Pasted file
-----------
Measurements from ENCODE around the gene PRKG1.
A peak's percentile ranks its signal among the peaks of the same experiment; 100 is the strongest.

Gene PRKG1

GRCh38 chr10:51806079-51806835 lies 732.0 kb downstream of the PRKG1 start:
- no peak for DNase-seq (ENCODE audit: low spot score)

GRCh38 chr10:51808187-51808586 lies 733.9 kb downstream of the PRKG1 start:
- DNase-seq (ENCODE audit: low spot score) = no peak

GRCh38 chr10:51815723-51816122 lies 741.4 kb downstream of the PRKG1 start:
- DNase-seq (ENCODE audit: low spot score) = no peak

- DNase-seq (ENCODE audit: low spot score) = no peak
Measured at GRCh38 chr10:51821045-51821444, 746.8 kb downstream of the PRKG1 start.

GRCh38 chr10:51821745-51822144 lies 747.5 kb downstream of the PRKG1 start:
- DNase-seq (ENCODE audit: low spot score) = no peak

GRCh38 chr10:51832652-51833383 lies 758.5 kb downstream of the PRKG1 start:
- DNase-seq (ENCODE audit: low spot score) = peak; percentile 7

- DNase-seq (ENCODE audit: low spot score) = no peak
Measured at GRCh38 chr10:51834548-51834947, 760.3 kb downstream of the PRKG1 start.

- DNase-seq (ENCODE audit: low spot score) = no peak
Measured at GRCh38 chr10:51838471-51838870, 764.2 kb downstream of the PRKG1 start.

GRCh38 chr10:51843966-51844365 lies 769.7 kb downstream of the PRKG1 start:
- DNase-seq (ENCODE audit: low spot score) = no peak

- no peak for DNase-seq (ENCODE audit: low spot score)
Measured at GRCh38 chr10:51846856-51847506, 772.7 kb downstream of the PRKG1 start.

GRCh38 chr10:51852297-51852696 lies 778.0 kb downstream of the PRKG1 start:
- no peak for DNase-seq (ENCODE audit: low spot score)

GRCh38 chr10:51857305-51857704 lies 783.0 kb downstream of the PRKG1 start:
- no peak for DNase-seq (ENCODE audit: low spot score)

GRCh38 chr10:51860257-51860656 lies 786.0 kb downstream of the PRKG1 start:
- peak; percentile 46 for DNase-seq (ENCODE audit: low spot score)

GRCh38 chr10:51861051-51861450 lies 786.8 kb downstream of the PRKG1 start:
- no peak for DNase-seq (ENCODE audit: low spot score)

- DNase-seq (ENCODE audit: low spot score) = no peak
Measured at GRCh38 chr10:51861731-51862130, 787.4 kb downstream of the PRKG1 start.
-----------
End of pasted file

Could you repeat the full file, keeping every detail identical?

Measurements from ENCODE around the gene PRKG1.
A peak's percentile ranks its signal among the peaks of the same experiment; 100 is the strongest.

Gene PRKG1

GRCh38 chr10:51806079-51806835 lies 732.0 kb downstream of the PRKG1 start:
- no peak for DNase-seq (ENCODE audit: low spot score)

GRCh38 chr10:51808187-51808586 lies 733.9 kb downstream of the PRKG1 start:
- DNase-seq (ENCODE audit: low spot score) = no peak

GRCh38 chr10:51815723-51816122 lies 741.4 kb downstream of the PRKG1 start:
- DNase-seq (ENCODE audit: low spot score) = no peak

- DNase-seq (ENCODE audit: low spot score) = no peak
Measured at GRCh38 chr10:51821045-51821444, 746.8 kb downstream of the PRKG1 start.

GRCh38 chr10:51821745-51822144 lies 747.5 kb downstream of the PRKG1 start:
- DNase-seq (ENCODE audit: low spot score) = no peak

GRCh38 chr10:51832652-51833383 lies 758.5 kb downstream of the PRKG1 start:
- DNase-seq (ENCODE audit: low spot score) = peak; percentile 7

- DNase-seq (ENCODE audit: low spot score) = no peak
Measured at GRCh38 chr10:51834548-51834947, 760.3 kb downstream of the PRKG1 start.

- DNase-seq (ENCODE audit: low spot score) = no peak
Measured at GRCh38 chr10:51838471-51838870, 764.2 kb downstream of the PRKG1 start.

GRCh38 chr10:51843966-51844365 lies 769.7 kb downstream of the PRKG1 start:
- DNase-seq (ENCODE audit: low spot score) = no peak

- no peak for DNase-seq (ENCODE audit: low spot score)
Measured at GRCh38 chr10:51846856-51847506, 772.7 kb downstream of the PRKG1 start.

GRCh38 chr10:51852297-51852696 lies 778.0 kb downstream of the PRKG1 start:
- no peak for DNase-seq (ENCODE audit: low spot score)

GRCh38 chr10:51857305-51857704 lies 783.0 kb downstream of the PRKG1 start:
- no peak for DNase-seq (ENCODE audit: low spot score)

GRCh38 chr10:51860257-51860656 lies 786.0 kb downstream of the PRKG1 start:
- peak; percentile 46 for DNase-seq (ENCODE audit: low spot score)

GRCh38 chr10:51861051-51861450 lies 786.8 kb downstream of the PRKG1 start:
- no peak for DNase-seq (ENCODE audit: low spot score)

- DNase-seq (ENCODE audit: low spot score) = no peak
Measured at GRCh38 chr10:51861731-51862130, 787.4 kb downstream of the PRKG1 start.